Sustainability reporting: The New Normal

– Vinod Kothari and Payal Agarwal |

Readers of financial statements get to know the performance of the company in terms of its financial accomplishments, asset values, etc. However, in a world where sustainability of business models in not very long run will be impacted by environment, climate change, social factors, etc., readers of financial statements also need to be informed about the sustainability aspects of a company’s business model.

Over time, sustainability reporting, either on voluntary basis or as a part of listed company reporting, has become a widely accepted practice, at least by large companies. A KMPG Survey of 2022 states that “rates of sustainability reporting among the world’s leading 250 companies are at an impressive 96 percent”.

While there have been various voluntary sustainability reporting standards such as GRI Standards, SASB Standards, CDP Standards, IIRF, GHG protocol etc, the most recent development in the field of sustainability reporting standards is the IFRS Sustainability Standards, prepared as a consolidation of various major sustainability reporting standards around the world. Further, various countries, mostly through the stock exchanges, have formulated their own mandatory sustainability reporting requirements in full or partial adoption of such voluntary standards.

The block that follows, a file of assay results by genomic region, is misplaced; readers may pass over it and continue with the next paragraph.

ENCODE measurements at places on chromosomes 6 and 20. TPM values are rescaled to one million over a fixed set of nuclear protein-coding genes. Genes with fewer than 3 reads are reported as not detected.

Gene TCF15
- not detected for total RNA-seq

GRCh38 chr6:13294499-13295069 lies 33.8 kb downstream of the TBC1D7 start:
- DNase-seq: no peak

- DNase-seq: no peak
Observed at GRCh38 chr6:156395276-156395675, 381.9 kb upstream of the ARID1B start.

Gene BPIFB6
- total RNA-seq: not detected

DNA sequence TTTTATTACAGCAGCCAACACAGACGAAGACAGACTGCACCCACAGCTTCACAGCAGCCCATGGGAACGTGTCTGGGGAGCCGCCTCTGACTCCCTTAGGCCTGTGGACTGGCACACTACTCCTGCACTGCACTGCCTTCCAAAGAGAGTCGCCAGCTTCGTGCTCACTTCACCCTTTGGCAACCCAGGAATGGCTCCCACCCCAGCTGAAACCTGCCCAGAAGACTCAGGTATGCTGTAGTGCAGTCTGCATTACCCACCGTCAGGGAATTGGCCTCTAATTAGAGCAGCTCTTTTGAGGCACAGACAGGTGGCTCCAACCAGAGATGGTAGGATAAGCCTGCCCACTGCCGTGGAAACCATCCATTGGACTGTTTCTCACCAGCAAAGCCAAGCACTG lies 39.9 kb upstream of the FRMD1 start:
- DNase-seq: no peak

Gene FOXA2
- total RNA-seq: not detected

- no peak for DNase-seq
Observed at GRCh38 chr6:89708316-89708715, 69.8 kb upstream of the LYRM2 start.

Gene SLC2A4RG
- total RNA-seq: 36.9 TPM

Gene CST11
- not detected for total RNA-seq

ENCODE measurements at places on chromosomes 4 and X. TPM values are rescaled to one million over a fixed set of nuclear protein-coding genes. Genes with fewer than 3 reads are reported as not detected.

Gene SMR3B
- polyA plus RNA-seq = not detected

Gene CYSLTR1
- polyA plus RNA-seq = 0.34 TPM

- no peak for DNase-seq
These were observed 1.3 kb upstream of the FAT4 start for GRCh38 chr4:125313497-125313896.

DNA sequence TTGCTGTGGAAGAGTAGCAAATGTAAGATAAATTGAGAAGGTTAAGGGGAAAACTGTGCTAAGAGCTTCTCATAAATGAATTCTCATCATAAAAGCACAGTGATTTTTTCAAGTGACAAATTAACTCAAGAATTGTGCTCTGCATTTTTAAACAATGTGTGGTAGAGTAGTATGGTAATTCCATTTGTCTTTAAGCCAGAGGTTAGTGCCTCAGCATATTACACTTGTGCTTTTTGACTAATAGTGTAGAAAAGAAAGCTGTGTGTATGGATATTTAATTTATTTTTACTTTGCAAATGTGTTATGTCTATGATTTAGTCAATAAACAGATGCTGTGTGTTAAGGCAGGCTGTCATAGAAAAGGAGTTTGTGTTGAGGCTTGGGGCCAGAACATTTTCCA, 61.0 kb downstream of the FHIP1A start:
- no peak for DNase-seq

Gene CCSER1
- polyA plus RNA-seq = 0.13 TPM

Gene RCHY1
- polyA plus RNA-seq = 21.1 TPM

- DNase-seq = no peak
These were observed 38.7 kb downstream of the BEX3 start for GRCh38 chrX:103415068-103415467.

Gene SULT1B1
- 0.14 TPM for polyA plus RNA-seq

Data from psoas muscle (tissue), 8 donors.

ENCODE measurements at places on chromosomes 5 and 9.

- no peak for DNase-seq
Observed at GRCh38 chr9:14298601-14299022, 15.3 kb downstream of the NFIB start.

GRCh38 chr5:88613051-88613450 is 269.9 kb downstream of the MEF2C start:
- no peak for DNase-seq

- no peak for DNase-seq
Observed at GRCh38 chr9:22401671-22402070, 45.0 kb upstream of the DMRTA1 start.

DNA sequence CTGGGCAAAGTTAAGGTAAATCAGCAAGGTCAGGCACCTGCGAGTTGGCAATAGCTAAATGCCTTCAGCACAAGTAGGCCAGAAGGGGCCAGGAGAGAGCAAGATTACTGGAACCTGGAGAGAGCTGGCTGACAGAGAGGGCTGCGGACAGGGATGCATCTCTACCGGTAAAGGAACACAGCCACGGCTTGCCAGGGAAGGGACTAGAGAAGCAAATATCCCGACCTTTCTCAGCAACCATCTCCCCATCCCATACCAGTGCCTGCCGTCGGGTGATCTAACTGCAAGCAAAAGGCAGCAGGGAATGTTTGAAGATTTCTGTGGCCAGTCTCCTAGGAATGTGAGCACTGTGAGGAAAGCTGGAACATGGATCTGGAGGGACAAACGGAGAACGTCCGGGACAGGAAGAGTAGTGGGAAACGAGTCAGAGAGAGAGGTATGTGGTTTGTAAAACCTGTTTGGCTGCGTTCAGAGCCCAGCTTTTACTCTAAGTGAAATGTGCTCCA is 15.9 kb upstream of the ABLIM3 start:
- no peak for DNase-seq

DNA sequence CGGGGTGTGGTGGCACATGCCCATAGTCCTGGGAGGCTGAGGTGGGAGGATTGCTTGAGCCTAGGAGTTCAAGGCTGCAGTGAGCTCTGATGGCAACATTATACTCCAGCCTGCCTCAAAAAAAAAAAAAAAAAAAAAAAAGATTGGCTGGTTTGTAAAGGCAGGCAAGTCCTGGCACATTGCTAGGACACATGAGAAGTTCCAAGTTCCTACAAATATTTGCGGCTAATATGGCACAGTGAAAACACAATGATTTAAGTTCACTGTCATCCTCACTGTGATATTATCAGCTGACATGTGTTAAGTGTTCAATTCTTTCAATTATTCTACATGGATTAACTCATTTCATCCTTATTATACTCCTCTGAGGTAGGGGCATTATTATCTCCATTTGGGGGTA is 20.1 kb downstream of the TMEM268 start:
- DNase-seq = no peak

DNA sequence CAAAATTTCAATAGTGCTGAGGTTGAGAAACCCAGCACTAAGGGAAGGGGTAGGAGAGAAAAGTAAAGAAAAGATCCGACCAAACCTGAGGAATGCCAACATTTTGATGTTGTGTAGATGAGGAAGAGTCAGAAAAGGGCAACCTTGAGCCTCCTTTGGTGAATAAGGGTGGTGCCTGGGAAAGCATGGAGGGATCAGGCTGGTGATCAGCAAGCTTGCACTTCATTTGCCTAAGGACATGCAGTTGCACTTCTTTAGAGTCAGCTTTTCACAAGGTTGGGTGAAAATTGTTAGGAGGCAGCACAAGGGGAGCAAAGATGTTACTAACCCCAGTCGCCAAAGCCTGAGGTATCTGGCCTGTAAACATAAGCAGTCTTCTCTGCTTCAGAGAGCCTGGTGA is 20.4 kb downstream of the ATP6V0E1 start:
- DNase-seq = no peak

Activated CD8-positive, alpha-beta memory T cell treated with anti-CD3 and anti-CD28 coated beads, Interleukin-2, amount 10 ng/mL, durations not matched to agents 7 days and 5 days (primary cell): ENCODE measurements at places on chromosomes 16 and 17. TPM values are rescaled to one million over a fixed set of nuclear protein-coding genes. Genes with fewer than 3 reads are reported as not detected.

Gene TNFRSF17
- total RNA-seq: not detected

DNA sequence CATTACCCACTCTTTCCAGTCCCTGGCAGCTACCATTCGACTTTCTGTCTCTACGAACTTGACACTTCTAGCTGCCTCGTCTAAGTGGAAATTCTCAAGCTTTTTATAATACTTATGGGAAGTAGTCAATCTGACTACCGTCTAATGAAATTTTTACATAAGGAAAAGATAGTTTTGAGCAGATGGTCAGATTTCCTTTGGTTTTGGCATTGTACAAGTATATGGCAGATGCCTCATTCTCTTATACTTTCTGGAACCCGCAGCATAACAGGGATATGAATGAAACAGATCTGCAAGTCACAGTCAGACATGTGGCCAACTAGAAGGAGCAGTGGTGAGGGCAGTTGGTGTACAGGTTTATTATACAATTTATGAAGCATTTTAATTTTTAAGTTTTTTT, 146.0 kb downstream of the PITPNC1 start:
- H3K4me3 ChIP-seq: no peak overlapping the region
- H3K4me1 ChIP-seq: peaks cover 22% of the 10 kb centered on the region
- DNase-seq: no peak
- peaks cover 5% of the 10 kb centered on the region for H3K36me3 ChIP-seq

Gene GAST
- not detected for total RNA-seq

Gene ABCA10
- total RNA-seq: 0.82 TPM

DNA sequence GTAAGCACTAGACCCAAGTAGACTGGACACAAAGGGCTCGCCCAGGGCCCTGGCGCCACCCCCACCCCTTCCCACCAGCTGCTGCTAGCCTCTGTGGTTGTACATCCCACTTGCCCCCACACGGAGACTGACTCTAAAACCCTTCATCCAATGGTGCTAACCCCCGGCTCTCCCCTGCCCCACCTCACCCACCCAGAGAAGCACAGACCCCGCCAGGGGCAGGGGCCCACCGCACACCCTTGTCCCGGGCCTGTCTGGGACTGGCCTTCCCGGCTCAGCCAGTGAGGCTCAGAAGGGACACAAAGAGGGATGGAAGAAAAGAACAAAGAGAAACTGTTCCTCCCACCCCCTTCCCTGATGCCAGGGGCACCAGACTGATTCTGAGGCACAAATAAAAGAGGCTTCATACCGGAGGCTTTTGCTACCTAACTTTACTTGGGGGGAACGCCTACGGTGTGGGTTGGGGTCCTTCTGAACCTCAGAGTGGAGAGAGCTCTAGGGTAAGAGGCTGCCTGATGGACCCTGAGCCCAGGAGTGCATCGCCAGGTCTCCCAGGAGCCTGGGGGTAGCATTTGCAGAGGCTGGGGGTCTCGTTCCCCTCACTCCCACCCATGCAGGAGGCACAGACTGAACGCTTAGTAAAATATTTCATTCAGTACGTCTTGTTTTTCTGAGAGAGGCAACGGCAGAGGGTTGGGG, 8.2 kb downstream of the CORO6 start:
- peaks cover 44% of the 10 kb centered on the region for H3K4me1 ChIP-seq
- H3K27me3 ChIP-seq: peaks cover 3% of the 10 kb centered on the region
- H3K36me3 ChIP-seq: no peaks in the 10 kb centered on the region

Currently, the sheer multiplicity of standards is baffling. In mid-2019, the NYSCPA ran an article titled As Sustainability Frameworks Multiply, Navigating Them Becomes a Concern. It quoted the-then chair of IASB saying: “There are simply too many standards and initiatives in the space of sustainability reporting”. The situation is seemingly leading to some consolidation, as the various standards bodies are collaborating. However, even as of now, there is no clear sense of direction, as the requirements of mandated sustainability reporting quite often differ from those of voluntary standards such as GRI.

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